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Jewish Berlin Private Tour: Stories of Hope and Desperation

"Our tour guide Matti was one of the most knowledgeable tour guides we have ever had. He was informative, friendly, helpful, engaging and a wealth of information. Berlin is such an interesting place and historically it is one of the most amazing cities in the world. We would highly recommend this tour from every perspective."

Image by Pavel Nekoranec

Embark on a journey through Berlin's former Jewish neighborhood, a district steeped in stories of resilience and tragedy. As you wander its enchanting streets, you'll step back in time and uncover the lives and legacies of the people who once called this area home. Their stories of endurance and achievements are etched into every cobblestone, every building corner

This immersive tour invites you to witness the spirit of this once vibrant community, woven into the fabric of the city's history. Discovering the neighborhood's hidden gems, from intimate memorial sites to grand architectural marvels like the New Synagogue, you'll feel the echoes of the past through the schools, cemeteries, and secret refuges that bear witness to the community's tale.

 

Our journey typically spans around 2 hours, offering a captivating glimpse into this evocative neighborhood. We can tailor the experience to your preferences, whether meeting in central Berlin or arranging a hassle-free pickup from your hotel. And should your curiosity lead you further, we can extend the tour to encompass other significant sites like Platform 17 or the Bavarian Quarter. Join me on this exploration of resilience, heritage, and history – where every step unearths a new chapter of Berlin's past and a deeper understanding of its vibrant cultural tapestry.

Frequently Asked Questions

What will we see?

We will visit the following places: New Synagogue, Plaque for Regina Jonas, first female Rabbi, St Hedwig's Hospital & their efforts to save people, The Missing House (WW2 Memorial), Jewish Boys and Girls School, Oldest Jewish Cemetery & Deportation Center Memorial, Otto Weidt's Workshop for Blind Jews, Stumble Stones, Ahawah Orphanage, Adass Jisroel Orthodox Synagogue, Leo-Baeck-Haus, Wertheim department store and additionally we can add the following optional stops:  Platform 17 Deportation Memorial Grunewald, House of the Wannsee Conference & Liebermann Villa, Memorial to the Murdered Jews of Europe & Max Liebermann Haus, Bavarian Quarter & Location of Einstein's House, Jewish Cemeteries Prenzlauer Berg & Weissensee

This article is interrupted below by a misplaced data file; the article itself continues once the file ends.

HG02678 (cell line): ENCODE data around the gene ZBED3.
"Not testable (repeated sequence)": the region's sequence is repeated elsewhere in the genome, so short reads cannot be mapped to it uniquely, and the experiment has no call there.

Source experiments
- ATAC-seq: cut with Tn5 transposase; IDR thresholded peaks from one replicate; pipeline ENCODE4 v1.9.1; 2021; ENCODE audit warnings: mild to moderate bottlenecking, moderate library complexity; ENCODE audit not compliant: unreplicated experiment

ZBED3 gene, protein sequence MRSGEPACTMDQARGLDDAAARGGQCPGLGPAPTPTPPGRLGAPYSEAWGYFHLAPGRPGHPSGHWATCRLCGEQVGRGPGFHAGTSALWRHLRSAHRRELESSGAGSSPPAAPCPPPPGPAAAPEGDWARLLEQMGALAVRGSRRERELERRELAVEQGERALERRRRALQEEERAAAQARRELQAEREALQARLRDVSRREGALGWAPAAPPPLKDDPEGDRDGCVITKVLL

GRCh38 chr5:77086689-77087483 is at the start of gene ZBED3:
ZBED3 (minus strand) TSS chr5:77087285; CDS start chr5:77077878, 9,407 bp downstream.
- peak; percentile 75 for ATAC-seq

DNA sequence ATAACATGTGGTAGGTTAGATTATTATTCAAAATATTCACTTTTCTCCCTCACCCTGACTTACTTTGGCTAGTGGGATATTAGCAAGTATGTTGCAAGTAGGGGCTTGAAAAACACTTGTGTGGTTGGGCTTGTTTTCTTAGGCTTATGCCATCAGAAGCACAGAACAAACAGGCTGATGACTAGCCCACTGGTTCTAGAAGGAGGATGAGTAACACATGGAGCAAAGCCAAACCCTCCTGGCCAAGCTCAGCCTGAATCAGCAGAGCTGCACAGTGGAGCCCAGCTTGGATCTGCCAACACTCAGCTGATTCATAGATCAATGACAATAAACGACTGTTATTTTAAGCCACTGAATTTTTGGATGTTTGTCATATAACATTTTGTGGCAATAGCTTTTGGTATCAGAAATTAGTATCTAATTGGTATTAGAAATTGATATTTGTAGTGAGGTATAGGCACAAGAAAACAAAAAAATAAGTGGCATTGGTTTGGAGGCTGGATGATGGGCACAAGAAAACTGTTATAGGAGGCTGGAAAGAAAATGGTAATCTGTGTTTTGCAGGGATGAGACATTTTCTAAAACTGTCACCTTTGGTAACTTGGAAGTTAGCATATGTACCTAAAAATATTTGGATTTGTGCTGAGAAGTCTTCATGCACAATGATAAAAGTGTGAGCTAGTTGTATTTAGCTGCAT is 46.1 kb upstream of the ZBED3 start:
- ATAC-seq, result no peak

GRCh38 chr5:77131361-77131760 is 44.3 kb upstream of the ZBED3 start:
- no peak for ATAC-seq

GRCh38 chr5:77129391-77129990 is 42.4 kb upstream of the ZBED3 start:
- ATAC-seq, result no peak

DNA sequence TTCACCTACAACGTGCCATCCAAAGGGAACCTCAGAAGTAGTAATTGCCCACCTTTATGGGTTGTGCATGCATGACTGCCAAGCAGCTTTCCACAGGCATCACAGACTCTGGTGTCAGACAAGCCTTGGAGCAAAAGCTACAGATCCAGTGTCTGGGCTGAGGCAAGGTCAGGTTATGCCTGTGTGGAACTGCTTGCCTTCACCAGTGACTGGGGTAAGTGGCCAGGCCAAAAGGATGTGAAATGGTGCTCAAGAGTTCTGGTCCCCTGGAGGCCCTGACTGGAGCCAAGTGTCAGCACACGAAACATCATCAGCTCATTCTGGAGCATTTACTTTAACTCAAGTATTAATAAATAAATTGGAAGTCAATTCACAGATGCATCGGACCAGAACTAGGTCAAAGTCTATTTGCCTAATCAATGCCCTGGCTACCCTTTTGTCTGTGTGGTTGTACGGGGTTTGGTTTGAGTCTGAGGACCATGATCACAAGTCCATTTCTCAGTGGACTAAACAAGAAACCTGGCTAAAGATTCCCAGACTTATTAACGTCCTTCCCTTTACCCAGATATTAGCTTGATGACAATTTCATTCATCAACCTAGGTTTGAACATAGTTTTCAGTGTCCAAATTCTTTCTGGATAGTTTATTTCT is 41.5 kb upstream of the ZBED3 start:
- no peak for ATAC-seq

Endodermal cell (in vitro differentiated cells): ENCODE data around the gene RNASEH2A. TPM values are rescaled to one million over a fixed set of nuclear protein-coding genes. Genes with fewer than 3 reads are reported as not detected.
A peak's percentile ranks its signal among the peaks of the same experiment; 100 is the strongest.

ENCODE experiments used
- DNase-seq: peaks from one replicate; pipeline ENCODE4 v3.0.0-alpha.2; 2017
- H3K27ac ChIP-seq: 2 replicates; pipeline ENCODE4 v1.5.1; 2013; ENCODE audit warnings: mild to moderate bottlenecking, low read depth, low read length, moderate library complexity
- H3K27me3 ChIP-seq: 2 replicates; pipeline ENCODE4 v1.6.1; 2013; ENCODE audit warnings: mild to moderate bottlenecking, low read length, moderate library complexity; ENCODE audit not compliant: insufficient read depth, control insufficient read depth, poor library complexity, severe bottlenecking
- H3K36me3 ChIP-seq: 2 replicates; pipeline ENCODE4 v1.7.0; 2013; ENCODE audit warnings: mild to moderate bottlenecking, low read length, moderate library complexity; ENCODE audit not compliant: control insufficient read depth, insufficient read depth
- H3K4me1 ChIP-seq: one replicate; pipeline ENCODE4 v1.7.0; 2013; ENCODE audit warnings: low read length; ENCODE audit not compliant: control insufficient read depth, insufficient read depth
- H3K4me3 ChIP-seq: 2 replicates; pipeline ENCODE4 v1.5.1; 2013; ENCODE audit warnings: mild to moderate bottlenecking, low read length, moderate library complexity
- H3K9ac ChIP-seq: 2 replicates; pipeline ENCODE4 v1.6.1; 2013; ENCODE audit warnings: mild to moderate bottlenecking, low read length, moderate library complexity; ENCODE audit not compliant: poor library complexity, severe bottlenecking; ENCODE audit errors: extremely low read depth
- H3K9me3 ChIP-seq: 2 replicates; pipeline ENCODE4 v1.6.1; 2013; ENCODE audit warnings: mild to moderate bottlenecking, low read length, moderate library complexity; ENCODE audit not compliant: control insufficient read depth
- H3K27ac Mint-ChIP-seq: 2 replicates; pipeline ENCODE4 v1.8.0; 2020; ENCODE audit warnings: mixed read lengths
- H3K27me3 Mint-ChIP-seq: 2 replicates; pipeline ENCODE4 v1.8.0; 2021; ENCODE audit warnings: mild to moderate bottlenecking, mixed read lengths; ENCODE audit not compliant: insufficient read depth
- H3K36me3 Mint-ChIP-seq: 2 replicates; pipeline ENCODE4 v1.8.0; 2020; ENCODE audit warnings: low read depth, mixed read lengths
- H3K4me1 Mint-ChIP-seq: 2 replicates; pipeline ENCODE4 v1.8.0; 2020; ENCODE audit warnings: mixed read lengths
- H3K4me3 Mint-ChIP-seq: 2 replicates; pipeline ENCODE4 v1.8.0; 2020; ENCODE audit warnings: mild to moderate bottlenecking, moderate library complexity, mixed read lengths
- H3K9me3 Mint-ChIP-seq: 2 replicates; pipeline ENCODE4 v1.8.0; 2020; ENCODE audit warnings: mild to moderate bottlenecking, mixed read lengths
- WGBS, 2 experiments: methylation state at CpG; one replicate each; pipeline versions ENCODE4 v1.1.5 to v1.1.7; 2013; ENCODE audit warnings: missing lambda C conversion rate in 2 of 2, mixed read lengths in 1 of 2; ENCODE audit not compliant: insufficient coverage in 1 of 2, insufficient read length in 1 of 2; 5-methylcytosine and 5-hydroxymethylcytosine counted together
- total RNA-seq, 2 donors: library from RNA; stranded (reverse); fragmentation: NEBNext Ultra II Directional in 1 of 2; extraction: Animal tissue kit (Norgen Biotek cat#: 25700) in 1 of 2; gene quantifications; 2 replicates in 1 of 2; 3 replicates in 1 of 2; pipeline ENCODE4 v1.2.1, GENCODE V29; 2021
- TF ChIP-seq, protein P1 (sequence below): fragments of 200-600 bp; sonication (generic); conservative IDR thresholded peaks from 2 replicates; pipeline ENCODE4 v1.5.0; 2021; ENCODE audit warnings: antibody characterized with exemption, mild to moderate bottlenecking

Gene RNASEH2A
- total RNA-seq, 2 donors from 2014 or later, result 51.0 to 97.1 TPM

How long is the Jewish Berlin tour?

The typical duration for the tour on Berlin's Jewish area in Mitte is around 2 hours. However, if you're keen on exploring additional sites like the Bavarian Quarter or Wannsee, the tour can be extended. While the primary mode of exploration is by foot, if you choose to explore locations farther afield, such as Grunewald or Weissensee, it might involve utilizing public transportation or a private vehicle for efficiency and comprehensive exploration.

How much would a private Jewish quarter Berlin tour cost?

Private Jewish quarter tour costs can vary widely, generally falling between 50 and 100 euros per hour. However, the final price can be influenced by various factors like duration, group size, inclusions, and customization. Additionally, the use of private cars or buses for transportation during the tour can increase the overall cost. For accurate pricing based on your preferences and transportation needs, it's best to directly inquire with me.

How many synagogues are there in Berlin?

Before the Holocaust, Berlin had a significantly larger number of synagogues compared to the present day. Prior to the devastating impact of World War II and the Holocaust, Berlin was home to around 170 synagogues. This number included large and small synagogues, serving various denominations and reflecting the vibrant Jewish life that thrived in the city. Following the Holocaust and amid efforts to rebuild the Jewish community, a limited number of synagogues were reestablished in Berlin. The current count of synagogues, while significantly fewer than the pre-Holocaust era, represents the resilience of the Jewish community and its commitment to preserving its cultural and religious heritage within the city. As far as I know there are currently 11 synagogues in Berlin. 

Does Berlin have a big Jewish community?

The Jewish population in Berlin is estimated to be around 30,000 to 40,000 individuals. The Jewish community in Berlin today is diverse, comprising individuals from various backgrounds, cultures, and countries of origin. Many members of the contemporary Jewish community in Berlin come from different parts of the world, including Israel, Russia, the United States, Eastern Europe, and other countries. A significant number of Jewish individuals and families immigrated to Berlin following the fall of the Iron Curtain from the former Soviet Union. Additionally, there has been a notable influx of Israelis relocating to Berlin, drawn by the city's cultural vibrancy, opportunities and affordability.

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